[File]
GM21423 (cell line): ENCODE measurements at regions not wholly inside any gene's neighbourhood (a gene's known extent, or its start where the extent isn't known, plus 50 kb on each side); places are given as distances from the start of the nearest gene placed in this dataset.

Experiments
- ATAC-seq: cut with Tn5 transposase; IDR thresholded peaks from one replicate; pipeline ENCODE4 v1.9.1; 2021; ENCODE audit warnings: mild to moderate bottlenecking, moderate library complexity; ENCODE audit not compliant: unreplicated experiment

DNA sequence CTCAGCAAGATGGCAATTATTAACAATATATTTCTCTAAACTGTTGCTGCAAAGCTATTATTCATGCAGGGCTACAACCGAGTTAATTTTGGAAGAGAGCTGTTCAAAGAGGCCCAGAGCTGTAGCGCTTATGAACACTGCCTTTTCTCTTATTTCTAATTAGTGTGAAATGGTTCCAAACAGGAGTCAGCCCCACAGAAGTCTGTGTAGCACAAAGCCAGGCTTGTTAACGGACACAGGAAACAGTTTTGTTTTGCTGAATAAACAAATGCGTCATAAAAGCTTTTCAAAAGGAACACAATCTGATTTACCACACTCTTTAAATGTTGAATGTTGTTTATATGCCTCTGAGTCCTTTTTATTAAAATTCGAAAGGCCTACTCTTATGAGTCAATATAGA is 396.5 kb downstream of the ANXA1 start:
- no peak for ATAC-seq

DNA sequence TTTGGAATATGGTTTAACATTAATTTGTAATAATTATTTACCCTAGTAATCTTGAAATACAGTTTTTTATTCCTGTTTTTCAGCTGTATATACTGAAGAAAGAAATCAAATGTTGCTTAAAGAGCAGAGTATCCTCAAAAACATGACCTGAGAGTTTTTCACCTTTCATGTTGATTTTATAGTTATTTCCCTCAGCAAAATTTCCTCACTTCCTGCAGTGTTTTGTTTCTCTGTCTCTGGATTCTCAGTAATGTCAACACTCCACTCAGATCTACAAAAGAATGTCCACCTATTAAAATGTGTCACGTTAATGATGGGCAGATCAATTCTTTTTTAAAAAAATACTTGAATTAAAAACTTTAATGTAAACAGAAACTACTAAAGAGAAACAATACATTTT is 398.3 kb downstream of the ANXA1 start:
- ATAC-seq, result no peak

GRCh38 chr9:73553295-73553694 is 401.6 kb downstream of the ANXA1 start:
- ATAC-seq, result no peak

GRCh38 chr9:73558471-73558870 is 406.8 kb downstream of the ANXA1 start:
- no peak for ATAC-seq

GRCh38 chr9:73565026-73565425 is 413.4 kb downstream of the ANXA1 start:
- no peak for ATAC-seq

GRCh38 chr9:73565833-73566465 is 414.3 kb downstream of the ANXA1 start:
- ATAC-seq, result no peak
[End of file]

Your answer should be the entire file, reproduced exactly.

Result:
GM21423 (cell line): ENCODE measurements at regions not wholly inside any gene's neighbourhood (a gene's known extent, or its start where the extent isn't known, plus 50 kb on each side); places are given as distances from the start of the nearest gene placed in this dataset.

Experiments
- ATAC-seq: cut with Tn5 transposase; IDR thresholded peaks from one replicate; pipeline ENCODE4 v1.9.1; 2021; ENCODE audit warnings: mild to moderate bottlenecking, moderate library complexity; ENCODE audit not compliant: unreplicated experiment

DNA sequence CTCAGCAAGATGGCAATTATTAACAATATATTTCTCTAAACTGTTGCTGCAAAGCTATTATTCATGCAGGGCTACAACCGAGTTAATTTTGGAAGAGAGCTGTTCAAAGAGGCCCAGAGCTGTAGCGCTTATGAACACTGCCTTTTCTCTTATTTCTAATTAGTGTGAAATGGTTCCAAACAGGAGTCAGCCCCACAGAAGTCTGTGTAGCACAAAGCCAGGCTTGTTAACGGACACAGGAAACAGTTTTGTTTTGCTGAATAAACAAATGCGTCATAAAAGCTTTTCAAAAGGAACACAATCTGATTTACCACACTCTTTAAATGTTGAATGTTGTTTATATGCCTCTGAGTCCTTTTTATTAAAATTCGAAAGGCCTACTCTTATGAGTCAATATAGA is 396.5 kb downstream of the ANXA1 start:
- no peak for ATAC-seq

DNA sequence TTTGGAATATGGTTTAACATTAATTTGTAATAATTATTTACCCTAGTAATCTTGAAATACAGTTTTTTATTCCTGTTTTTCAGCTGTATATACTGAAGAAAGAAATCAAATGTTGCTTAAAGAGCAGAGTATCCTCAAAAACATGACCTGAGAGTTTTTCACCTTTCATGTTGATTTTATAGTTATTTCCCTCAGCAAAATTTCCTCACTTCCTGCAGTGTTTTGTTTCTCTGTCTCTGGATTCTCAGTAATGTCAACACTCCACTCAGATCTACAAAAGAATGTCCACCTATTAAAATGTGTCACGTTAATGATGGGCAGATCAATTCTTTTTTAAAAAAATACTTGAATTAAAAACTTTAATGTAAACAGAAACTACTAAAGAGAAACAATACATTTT is 398.3 kb downstream of the ANXA1 start:
- ATAC-seq, result no peak

GRCh38 chr9:73553295-73553694 is 401.6 kb downstream of the ANXA1 start:
- ATAC-seq, result no peak

GRCh38 chr9:73558471-73558870 is 406.8 kb downstream of the ANXA1 start:
- no peak for ATAC-seq

GRCh38 chr9:73565026-73565425 is 413.4 kb downstream of the ANXA1 start:
- no peak for ATAC-seq

GRCh38 chr9:73565833-73566465 is 414.3 kb downstream of the ANXA1 start:
- ATAC-seq, result no peak